At the beginning of class today, I will give a quiz on Acts IV and V of Romeo and Juliet. I chose this quiz because it gets to the heart of the character's motivations and conflicts and addresses some of the resolutions of those conflicts at the end of the play (CCSS.ELA-Literacy.RL.9-10.3). At the end of the previous class, I told students that they could watch the end of the play if they passed the quiz, so this will determine how many will need to go back and re-read versus how many will continue to collect evidence of the differences in the production on their T charts.
For this part of the lesson, I will ask my students to take out their T Charts from last class. On these T charts, they are comparing Baz Luhrmann's production of Romeo and Juliet to William Shakespeare's version that we have been reading (CCSS.ELA-Literacy.RL.9-10.7). This is the second day of the film, so we will be finishing it up today. At the end of the film, we will have a brief discussion about possible reasons for Baz Luhrmann's creative choices in the film (CCSS.ELA-Literacy.SL.9-10.1.a). We are having this discussion because students need to be able to compare two versions of the same texts and discuss the literary merits of both versions. It is the end of the year, so we don't have time to have an in-depth discussion, but I am excited to hear what students think.
After the film, we will spend a few minutes as a whole class discussing the differences between the play and the film (CCSS.ELA-Literacy.SL.9-10.1.a). I will also ask students what might be some possible reasons that Baz Luhrmann modernized the action but kept the language Shakespearean.
In order to raise the level of rigor in the discussion, I will also ask whether they think this production is effective in conveying the characters' motivations and themes as Shakespeare intended.
As we were reading Romeo and Juliet, we had a few discussions about the parents' reasons for arranging the marriage of Juliet and Paris. We have discussed what students would have done if they were in the same circumstances. Now, we will read factual information about arranged marriages in America and in other countries (CCSS.ELA-Literacy.RI.9-10.1). I am having my students read two articles about arranged marriages:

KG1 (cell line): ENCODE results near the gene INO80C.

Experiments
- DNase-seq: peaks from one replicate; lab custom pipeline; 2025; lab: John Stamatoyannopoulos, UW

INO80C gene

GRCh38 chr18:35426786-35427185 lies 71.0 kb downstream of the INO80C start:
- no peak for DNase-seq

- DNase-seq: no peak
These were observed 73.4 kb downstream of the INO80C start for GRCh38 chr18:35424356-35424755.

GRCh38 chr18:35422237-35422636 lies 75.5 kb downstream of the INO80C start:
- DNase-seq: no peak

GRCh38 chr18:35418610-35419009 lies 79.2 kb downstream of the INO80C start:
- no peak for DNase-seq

I am having my students read these articles because I want them to make connections between the ideas in the articles and the conflict in Romeo and Juliet. More importantly, I want them to be prepared to use facts from the articles to develop their own narratives that have an arranged marriage conflict. As we read the articles, I will ask students to take notes on the evidence that they think they might be able to include in their narratives. Pic 1, Pic 2, and Pic 3 show examples of the facts that students chose for their notes.
At the end of the class, I will provide each student with a narrative writing rubric and explain what I will be looking for in each component of the rubric. This narrative writing assignment (CCSS.ELA-Literacy.W.9-10.3) will be a homework assignments that will be due in a week. Students must write a story using narrative techniques (in the rubric) to show how a character or characters might deal with an arranged marriage conflict. I want my students to do this because I want to connect their reading to their writing (as we have done all year), and I want to prepare them for the possibility of future on-demand writing assignments on which they might have to read texts and write a story about how a person might deal with a specific conflict or issue mentioned in the text. You can find examples of such types of writing assignments on achievethecore.org.
For this narrative, students may either type of write the story. Handwritten stories must be at least 3 pages (front and back); typed narratives must be at least 3 pages double-spaced, Times New Roman, 12 point font.